Free Online Spoken English Teaching Class
Best Results From Wikipedia Yahoo Answers Youtube
ESL (English as a second language), ESOL (English for speakers of other languages), and EFL (English as a foreign language) all refer to the use or study of English by speakers with a different native language. The precise usage, including the different use of the terms ESL and ESOL in different countries, is described below. These terms are most commonly used in relation to teaching and learning English, but they may also be used in relation to demographic information.
ELT (English language teaching) is a widely-used teacher-centred term, as in the English language teaching divisions of large publishing houses, ELT training, etc. The abbreviations TESL (teaching English as a second language), TESOL (teaching English to speakers of other languages) and TEFL (teaching English as a foreign language) are also used.
Other terms used in this field include EAL (English as an additional language), EIL (English as an international language), ELF (English as a lingua franca), ESP (English for special purposes, or English for specific purposes), EAP (English for academic purposes). Some terms that refer to those who are learning English are ELL (English language learner), LEP (limited English proficiency) and CLD (culturally and linguistically diverse).
Terminology and types
The many acronyms used in the field of English teaching and learning may be confusing. English is a language with great reach and influence; it is taught all over the world under many different circumstances. In English-speaking countries, English language teaching has essentially evolved in two broad directions: instruction for people who intend to live in an English-speaking country and for those who don't. These divisions have grown firmer as the instructors of these two "industries" have used different terminology, followed distinct training qualifications, formed separate professional associations, and so on. Crucially, these two arms have very different funding structures, public in the former and private in the latter, and to some extent this influences the way schools are established and classes are held. Matters are further complicated by the fact that the United States and the United Kingdom, both major engines of the language, describe these categories in different terms: as many eloquent users of the language have observed, "England and America are two countries divided by a common language." (Attributed to Winston Churchill, George Bernard Shaw, and Oscar Wilde.) The following technical definitions may therefore have their currency contested.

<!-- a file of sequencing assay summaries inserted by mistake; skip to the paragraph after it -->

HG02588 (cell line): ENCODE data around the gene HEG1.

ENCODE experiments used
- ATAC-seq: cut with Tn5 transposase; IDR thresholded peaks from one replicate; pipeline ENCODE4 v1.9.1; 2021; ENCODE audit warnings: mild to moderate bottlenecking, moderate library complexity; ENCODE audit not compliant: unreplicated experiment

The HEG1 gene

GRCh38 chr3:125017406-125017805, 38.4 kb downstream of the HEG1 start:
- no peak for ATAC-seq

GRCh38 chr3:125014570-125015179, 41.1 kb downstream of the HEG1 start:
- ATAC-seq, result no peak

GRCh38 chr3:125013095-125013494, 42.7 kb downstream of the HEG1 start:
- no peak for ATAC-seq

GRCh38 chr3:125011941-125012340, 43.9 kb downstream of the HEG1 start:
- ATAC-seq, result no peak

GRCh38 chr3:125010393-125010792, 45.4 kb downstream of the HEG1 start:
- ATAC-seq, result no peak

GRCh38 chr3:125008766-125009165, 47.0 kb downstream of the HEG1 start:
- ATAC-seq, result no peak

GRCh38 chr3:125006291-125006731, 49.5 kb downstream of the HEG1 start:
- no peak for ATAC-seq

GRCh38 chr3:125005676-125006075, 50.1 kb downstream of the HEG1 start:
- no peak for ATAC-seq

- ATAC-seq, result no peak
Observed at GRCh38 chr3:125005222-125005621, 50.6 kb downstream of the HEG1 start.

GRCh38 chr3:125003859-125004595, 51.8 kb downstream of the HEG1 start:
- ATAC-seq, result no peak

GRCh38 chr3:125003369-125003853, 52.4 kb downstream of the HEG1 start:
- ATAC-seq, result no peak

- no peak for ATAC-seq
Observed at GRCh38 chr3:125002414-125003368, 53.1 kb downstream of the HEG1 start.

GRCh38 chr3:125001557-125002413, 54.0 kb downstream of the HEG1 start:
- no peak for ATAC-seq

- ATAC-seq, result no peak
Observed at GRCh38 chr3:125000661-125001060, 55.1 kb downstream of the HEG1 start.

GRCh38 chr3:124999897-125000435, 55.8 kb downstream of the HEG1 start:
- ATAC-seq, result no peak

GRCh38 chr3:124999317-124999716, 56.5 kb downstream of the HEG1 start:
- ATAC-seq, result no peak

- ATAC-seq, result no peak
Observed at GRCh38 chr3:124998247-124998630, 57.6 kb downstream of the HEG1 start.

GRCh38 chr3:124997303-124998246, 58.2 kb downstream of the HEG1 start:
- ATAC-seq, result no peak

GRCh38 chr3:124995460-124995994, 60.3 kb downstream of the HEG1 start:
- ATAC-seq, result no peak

English outside English-speaking countries
EFL, English as a foreign language, indicates the use of English in a nonâ€“English-speaking region. Study can occur either in the student's home country, as part of the normal school curriculum or otherwise, or, for the more privileged minority, in an anglophone country that they visit as a sort of educational tourist, particularly immediately before or after graduating from university. TEFL is the teaching of English as a foreign language; note that this sort of instruction can take place in any country, English-speaking or not. Typically, EFL is learned either to pass exams as a necessary part of one's education, or for career progression while working for an organisation or business with an international focus. EFL may be part of the state school curriculum in countries where English has no special status (what linguist Braj Kachru calls the "expanding circle countries"); it may also be supplemented by lessons paid for privately. Teachers of EFL generally assume that students are literate in their mother tongue. The Chinese EFL Journal and Iranian EFL Journal are examples of international journals dedicated to specifics of English language learning within countries where English is used as a foreign language.